Senator Jay Rockefeller (D-WV) is introducing legislation today that would put streaming videos services on similar legal footing to traditional cable services, potentially prohibiting anticompetitive practices. Under the legislation, online video providers would be given the same protections that satellite providers were granted by the Cable Television and Consumer Protection Act of 1992, which was made to stop cable companies from blocking competition from satellite providers.
"My legislation will help foster a consumer-centric revolution."
Rockefeller's legislation, the Consumer Choice in Online Video Act, would also place "reasonable limits" on contract agreements that seek to restrict streaming services from accessing their content within a certain timeframe. And though the act wouldn't directly bar providers of both cable and internet service from using their position to stifle competition, it would direct the FCC to ensure that their billing practices weren't anticompetitive.
"Consumers must be able to benefit from online video's promise of decreased costs, increased choice, and higher-quality video content," Rockefeller says in a statement. "And I strongly believe that my legislation will help foster a consumer-centric revolution in the video marketplace."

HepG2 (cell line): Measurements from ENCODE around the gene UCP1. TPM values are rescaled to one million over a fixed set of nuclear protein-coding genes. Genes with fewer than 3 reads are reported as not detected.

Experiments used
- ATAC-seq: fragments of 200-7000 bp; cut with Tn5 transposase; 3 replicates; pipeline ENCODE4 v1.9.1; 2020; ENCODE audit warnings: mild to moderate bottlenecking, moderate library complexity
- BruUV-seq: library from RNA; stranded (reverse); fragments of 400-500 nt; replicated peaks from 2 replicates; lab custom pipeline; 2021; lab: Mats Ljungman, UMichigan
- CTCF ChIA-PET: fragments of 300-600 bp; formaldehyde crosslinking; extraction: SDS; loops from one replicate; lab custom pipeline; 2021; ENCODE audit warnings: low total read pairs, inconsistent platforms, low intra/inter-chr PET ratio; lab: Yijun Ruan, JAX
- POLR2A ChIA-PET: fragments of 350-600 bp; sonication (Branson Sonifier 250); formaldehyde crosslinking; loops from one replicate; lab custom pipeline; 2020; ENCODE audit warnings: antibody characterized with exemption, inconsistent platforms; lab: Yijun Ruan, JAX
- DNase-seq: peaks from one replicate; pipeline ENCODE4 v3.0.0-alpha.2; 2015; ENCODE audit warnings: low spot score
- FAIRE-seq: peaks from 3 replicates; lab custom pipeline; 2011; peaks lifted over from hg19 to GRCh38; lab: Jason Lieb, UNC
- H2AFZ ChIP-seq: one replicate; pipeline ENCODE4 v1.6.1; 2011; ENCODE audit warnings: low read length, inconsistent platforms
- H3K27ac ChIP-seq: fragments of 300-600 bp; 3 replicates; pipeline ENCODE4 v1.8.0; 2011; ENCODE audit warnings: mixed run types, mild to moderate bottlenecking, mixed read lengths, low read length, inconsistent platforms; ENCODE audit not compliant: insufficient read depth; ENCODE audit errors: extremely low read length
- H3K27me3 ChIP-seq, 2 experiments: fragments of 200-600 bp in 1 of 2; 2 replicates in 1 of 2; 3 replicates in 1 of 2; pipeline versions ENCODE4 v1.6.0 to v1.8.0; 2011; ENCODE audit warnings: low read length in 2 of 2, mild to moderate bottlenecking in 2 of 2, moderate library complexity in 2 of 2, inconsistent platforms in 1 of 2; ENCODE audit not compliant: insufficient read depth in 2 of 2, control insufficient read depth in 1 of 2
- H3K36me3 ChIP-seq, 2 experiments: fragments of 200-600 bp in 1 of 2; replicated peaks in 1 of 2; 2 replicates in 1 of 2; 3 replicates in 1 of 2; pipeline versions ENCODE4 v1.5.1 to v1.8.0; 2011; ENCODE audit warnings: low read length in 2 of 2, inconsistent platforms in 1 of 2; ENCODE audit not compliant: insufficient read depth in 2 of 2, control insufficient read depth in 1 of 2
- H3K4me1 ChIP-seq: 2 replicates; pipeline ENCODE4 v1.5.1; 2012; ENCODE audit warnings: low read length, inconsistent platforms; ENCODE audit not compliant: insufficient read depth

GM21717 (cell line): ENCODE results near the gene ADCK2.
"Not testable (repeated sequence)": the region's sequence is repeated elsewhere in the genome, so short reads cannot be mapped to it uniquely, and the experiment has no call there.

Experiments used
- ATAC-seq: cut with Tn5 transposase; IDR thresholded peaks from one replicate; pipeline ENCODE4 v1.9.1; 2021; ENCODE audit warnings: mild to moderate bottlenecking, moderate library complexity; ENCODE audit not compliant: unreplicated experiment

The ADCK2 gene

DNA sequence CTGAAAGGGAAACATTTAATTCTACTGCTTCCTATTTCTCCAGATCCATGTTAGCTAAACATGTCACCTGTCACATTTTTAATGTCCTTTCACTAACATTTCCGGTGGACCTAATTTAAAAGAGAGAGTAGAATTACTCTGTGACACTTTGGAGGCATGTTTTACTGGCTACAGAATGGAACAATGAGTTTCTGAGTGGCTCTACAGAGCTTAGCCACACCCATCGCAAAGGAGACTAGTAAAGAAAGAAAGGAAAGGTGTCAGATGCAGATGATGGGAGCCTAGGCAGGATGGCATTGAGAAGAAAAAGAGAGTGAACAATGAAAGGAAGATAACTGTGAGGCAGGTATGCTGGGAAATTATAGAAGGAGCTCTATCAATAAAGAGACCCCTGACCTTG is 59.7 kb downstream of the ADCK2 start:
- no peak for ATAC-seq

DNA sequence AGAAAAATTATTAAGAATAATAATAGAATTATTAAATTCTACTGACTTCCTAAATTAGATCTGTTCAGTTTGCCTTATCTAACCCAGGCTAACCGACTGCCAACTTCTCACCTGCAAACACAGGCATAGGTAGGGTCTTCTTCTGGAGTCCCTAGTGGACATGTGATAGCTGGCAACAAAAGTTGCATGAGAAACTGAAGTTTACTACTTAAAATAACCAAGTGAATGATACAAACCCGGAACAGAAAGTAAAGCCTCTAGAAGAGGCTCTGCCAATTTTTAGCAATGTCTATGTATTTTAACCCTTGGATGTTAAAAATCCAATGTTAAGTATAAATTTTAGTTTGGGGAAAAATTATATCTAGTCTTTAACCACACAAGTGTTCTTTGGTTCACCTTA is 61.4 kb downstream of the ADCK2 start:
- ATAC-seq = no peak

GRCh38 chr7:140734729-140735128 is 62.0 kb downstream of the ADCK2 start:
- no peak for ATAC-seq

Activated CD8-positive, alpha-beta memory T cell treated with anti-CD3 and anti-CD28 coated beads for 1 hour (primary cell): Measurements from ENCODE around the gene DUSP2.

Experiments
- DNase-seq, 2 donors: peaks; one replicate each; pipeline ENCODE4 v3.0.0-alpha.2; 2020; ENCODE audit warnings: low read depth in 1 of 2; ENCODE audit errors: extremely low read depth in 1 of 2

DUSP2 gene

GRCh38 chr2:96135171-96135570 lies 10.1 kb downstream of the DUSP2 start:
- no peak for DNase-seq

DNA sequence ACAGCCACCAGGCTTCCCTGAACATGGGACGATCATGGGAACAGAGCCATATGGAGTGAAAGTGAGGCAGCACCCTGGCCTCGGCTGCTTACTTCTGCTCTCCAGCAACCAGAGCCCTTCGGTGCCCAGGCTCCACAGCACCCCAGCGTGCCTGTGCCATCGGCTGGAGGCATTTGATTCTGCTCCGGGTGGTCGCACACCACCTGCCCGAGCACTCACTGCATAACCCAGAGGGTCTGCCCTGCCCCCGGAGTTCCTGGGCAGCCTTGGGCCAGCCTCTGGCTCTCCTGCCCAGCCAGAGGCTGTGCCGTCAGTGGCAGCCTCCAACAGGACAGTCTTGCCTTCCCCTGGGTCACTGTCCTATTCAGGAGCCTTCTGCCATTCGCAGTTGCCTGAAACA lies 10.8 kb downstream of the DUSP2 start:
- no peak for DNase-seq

While Rockefeller's bill seeks to expand and clarify protections for streaming services, it doesn't directly touch on Aereo — a service that allows viewers to stream broadcast TV online — though it could down the road. According to Variety, if Aereo were found by the courts to be a legal service, Rockefeller's legislation would then clarify that it doesn't have to pay retransmission fees.
As chairman of the Senate Commerce Committee, Rockefeller certainly has an advantage when it comes to introducing this type of legislation, though there's little doubt that opposition would be heated. Senator John McCain (R-AZ) also introduced legislation this year that would push back against certain practices of cable providers, though according to Variety, it hasn't moved forward. Rockefeller too will be addressing a contentious issue — one that cable providers would rather see change in their own favor.